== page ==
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State Senate: Republican doctor, physical therapist compete in 18th

Bellar

Bellar

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Updated: February 18, 2012 4:18PM



Barbara Bellar is a practicing physician with a law degree, a retired major in the U.S. Army Reserve and a faculty member at DePaul.

Ricardo Fernandez has a doctorate in physical therapy and has taught at Governor’s State and Northwestern universities.

Each wants to represent the 18th Senate District as a Republican, and they enter the race with similar positions. But the campaign has turned edgy with questions about one candidate’s academic track record and the other’s residency outside district lines.

Whoever wins this Republican primary contest will square off against Democratic state Rep. Bill Cunningham in an area that for years has reliably leaned to the left on Election Day. Cunningham also raised more than $37,000 for his campaign in 2011, and neither Bellar nor Fernandez has come close to matching that.

But both candidates said they think they’ll be able to overcome those obstacles.

“I think it’s going to be a great year for Republicans,” said Fernandez, who hails from Orland Park. “The people that drew [this district] underestimated the voters.”

Bellar, of Burr Ridge, said she thinks she has continued name recognition from her race against Cunningham for the 35th House seat two years ago when she came up short but garnered about 42 percent of the vote.

Since then, she said, “You have to realize the sad, sad state of affairs of Illinois has gone from bad to worse.”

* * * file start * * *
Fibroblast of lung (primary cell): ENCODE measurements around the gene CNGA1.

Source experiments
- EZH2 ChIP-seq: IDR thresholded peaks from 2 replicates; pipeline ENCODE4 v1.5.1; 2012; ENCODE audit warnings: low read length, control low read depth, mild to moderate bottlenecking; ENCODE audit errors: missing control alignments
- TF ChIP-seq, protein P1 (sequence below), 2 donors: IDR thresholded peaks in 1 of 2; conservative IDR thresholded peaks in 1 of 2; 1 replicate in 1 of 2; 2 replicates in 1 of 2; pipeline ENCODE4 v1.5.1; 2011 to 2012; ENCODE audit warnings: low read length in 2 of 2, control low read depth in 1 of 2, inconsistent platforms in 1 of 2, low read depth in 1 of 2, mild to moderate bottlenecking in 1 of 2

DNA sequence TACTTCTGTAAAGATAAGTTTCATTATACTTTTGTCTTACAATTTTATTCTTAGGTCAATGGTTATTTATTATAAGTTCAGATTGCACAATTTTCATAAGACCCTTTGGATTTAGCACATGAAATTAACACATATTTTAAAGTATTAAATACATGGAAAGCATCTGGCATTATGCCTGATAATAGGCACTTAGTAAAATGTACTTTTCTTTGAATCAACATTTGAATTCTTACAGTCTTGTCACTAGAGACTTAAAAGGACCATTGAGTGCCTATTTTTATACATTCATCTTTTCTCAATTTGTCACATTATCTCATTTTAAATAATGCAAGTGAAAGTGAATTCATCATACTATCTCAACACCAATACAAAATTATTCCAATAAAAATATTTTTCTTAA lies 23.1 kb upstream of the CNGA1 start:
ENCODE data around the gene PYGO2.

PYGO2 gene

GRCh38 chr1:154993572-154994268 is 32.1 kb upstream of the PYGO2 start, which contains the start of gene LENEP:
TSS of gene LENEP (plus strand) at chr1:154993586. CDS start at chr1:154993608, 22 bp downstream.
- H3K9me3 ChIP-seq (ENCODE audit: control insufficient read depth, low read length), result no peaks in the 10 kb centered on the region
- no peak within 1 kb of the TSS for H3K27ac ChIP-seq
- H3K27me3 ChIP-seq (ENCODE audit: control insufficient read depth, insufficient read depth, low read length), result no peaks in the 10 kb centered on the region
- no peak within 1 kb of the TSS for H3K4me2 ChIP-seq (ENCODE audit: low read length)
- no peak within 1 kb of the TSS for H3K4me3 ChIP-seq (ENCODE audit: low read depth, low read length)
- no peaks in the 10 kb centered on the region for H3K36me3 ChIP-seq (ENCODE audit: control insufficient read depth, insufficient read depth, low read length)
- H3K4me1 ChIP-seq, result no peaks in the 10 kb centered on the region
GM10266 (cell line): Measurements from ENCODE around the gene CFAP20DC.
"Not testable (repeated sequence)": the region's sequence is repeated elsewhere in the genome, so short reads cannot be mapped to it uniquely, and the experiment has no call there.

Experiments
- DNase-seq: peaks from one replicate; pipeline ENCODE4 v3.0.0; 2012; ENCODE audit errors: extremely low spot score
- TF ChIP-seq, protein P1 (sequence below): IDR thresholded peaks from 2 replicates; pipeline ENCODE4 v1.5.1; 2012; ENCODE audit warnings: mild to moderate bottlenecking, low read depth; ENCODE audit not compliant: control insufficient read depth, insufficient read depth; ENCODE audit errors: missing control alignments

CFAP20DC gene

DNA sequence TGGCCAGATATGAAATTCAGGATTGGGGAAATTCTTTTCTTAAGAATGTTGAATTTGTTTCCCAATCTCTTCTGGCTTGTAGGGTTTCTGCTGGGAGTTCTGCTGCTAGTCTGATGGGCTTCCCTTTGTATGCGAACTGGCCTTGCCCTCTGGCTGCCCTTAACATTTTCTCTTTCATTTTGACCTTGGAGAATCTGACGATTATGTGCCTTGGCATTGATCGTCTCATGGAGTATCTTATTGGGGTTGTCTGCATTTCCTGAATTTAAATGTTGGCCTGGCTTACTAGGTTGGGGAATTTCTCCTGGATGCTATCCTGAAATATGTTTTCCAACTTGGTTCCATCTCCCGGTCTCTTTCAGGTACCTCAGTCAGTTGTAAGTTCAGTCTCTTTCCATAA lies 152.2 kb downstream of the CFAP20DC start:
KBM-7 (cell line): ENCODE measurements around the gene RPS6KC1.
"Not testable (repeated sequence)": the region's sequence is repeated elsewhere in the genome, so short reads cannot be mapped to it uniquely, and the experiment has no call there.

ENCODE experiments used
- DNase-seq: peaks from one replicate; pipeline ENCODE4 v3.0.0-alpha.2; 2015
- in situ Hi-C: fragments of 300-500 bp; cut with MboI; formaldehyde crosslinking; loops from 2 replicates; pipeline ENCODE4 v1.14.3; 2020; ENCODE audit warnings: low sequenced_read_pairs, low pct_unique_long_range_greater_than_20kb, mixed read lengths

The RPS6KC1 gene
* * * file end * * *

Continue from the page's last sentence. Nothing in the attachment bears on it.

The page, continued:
Although there has been little interaction between them, Bellar took a shot at Fernandez’s Ph.D. credentials, saying that he didn’t begin trumpeting a doctoral degree until late in the race.

“He’s referring to himself as ‘Dr. Ricardo,’ ” she said. “In any case, he wasn’t [previously] presenting himself as that.”

Fernandez dismissed that criticism, saying that he’s proud of his doctorate from Nova Southeastern University, and he went on the offensive by calling out Bellar for not living in the newly created 18th district.

“Being a resident makes a big difference,” he said. “Because I think if you don’t live in the district, you might be out of touch.”

State law allows General Assembly candidates to run in districts they don’t technically reside in after new lines are drawn every 10 years. However, they must be a resident of the district for 18 months before to the next election.

Bellar said she would be “perfectly willing” to move in to the district within the timeframe allotted and countered Fernandez’s attack by saying she was not interested in doing “dirty-laundry” attacks.

“You know, I’m not some outsider, and I really don’t appreciate that this is the only thing he’s saying,” she said. “Give me a break. Let’s have some substance here.”

Neither candidate has received endorsements from Republican officeholders; both said party members prefer to be hands-off at the primary stage.

On the issues, Bellar said she wants to repeal the 67 percent income-tax increase signed into law by Gov. Pat Quinn last year. On pensions, she said Senate Bill 512, the proposal that would give state employees the option to pay more into the system and receive the same level of benefits, pay the same amount and receive reduced benefits, or enter a 401(k) plan, is “a step in the right direction.”

Fernandez said he also would ote to repeal the tax increase and be willing to change the pension system for future retirees, but he thinks pensions should remain intact for current retirees.

“We made a promise to these people who are retiring, and we need to hold that up,” Fernandez said.



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